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Walter Cronkite: the way it was

The Story

He has been retired for more than a decade, but the accolades keep coming for legendary newsman Walter Cronkite. Described by Time Magazine as "the single most convincing and authoritative figure in television news," Cronkite is at the 1991 Banff Television Festival to receive its Award of Excellence. In this clip from CBC Radio's Gabereau, Cronkite discusses reporting from the front lines during the Second World War, and some missed opportunities: reporting from the Persian Gulf and flying aboard the space shuttle.

Medium: Radio
Program: Gabereau
Broadcast Date: June 12, 1991
Guest(s): Walter Cronkite
Host: Vicki Gabereau
Duration: 30:03
This clip was edited for copyright reasons.

Did You know?

• Water Cronkite was born in Missouri in 1916. He left college to work as a newspaper reporter and radio announcer.

• During the Second World War, Cronkite gained renown as a war reporter, flying in a B-17 bomber, covering the front lines in Europe and North Africa and landing by glider in Holland. He covered the Nuremberg war crime trials and reported from Moscow for the United Press.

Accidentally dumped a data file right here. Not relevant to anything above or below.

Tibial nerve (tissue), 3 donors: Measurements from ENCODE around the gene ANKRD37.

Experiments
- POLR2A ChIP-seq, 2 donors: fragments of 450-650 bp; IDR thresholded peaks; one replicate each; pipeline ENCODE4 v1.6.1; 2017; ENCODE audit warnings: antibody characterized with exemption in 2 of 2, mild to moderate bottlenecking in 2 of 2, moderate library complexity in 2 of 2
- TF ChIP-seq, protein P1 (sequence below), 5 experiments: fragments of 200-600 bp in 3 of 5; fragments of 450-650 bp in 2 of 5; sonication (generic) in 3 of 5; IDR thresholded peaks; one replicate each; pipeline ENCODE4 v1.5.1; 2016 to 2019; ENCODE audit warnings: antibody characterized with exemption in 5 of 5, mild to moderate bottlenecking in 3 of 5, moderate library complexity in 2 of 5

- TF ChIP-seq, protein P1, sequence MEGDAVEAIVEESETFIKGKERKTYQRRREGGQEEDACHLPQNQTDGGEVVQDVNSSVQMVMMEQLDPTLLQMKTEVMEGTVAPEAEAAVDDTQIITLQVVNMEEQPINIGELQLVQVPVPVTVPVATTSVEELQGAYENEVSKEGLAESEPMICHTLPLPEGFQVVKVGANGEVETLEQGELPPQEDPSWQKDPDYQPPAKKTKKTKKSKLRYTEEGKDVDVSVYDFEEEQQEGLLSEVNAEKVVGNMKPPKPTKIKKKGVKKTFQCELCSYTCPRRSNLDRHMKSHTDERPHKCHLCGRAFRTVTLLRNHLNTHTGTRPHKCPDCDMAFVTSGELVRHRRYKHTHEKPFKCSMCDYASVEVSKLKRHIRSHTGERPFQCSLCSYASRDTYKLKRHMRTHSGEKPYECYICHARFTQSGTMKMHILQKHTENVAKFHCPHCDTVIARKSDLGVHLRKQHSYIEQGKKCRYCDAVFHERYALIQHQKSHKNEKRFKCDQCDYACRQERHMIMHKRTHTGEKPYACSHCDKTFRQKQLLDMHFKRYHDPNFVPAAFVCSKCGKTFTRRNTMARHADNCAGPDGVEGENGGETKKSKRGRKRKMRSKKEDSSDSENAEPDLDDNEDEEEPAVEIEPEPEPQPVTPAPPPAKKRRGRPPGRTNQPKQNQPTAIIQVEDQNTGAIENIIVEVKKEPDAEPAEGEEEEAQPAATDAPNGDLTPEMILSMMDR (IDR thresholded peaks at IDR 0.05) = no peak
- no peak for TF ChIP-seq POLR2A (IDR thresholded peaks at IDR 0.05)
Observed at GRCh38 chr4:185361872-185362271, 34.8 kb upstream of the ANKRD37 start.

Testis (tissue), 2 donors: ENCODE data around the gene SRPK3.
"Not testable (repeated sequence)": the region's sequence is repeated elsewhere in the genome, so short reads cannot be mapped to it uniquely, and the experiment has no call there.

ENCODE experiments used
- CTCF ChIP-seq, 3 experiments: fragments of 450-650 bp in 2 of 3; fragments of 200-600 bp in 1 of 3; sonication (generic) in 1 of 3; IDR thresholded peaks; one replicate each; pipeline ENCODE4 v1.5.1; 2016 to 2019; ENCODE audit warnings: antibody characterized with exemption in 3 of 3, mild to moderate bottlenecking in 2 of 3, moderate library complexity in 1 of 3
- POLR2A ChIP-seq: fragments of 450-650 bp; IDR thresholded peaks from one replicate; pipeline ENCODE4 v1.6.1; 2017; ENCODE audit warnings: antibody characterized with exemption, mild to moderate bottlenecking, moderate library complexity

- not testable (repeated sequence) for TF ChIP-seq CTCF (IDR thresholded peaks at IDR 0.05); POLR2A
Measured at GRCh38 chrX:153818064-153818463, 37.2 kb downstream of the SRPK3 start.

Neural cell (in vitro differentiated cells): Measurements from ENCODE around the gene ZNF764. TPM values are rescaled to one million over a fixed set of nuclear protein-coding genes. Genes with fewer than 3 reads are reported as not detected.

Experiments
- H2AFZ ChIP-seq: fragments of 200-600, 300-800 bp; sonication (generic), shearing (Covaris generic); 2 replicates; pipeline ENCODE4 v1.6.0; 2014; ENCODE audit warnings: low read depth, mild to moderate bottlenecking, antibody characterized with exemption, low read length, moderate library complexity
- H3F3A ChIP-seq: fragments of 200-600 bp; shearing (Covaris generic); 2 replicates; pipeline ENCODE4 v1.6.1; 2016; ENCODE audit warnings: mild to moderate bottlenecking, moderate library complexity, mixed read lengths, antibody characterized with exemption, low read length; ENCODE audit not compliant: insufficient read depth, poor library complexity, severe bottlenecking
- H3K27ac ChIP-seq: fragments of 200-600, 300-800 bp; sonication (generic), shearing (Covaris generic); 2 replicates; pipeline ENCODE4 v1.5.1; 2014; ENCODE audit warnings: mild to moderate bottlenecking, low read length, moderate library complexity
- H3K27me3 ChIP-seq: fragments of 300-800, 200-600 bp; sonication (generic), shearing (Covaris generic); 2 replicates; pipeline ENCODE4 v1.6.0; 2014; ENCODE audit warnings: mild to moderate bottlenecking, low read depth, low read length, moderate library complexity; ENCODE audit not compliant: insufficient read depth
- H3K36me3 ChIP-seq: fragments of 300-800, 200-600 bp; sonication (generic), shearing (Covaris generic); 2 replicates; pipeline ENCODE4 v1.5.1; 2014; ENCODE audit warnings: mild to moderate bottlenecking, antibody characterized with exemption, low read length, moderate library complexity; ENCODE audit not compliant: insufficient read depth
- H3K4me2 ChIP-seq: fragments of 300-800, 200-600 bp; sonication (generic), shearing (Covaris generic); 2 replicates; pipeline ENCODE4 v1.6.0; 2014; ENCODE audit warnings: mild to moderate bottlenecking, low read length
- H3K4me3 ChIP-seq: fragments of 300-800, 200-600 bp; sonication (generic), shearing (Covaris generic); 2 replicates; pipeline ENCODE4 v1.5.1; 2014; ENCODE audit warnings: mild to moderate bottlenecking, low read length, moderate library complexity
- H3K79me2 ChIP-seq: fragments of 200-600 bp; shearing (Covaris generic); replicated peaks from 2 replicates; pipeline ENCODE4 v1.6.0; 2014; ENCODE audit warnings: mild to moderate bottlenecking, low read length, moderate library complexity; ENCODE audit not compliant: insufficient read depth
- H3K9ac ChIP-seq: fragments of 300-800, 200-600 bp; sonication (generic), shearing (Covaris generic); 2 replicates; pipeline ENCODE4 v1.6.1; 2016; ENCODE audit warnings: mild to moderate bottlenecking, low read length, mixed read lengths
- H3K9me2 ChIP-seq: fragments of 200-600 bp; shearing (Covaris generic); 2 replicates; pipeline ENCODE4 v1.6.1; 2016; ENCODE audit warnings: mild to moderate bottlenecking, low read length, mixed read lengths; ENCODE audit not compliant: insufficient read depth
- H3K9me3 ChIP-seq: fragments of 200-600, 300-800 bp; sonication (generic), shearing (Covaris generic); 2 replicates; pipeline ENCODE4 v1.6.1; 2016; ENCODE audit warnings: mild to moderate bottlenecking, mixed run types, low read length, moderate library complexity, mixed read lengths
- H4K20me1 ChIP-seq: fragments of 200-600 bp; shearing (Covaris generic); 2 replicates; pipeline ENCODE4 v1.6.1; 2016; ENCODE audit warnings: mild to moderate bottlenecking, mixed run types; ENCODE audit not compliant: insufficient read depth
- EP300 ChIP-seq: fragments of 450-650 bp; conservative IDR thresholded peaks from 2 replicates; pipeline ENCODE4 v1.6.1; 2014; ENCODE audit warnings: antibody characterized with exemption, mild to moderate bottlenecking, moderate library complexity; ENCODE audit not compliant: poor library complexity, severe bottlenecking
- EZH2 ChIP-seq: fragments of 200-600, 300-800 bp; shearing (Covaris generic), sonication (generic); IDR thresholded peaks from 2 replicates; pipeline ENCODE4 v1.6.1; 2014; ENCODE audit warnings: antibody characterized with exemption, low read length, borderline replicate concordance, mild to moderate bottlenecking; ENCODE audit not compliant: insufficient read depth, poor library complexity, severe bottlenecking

• In 1962 Walter Cronkite became the anchor of the CBS Evening News, a position he held for 19 years. He covered the Apollo 11 and 13 space missions, the Iran hostage crisis (1980-81), the assassination of John F. Kennedy, the Vietnam war and Watergate scandal.

• "Uncle Walter" signed off on March 6, 1991, saying, "Old anchormen, you see, don't fade away; they just keep coming back for more. And that's the way it is: Friday, March 6, 1981. I'll be away on assignment, and Dan Rather will be sitting in here for the next few years. Good night."

• Cronkite stayed active as a special correspondent and political commentator until 2008.



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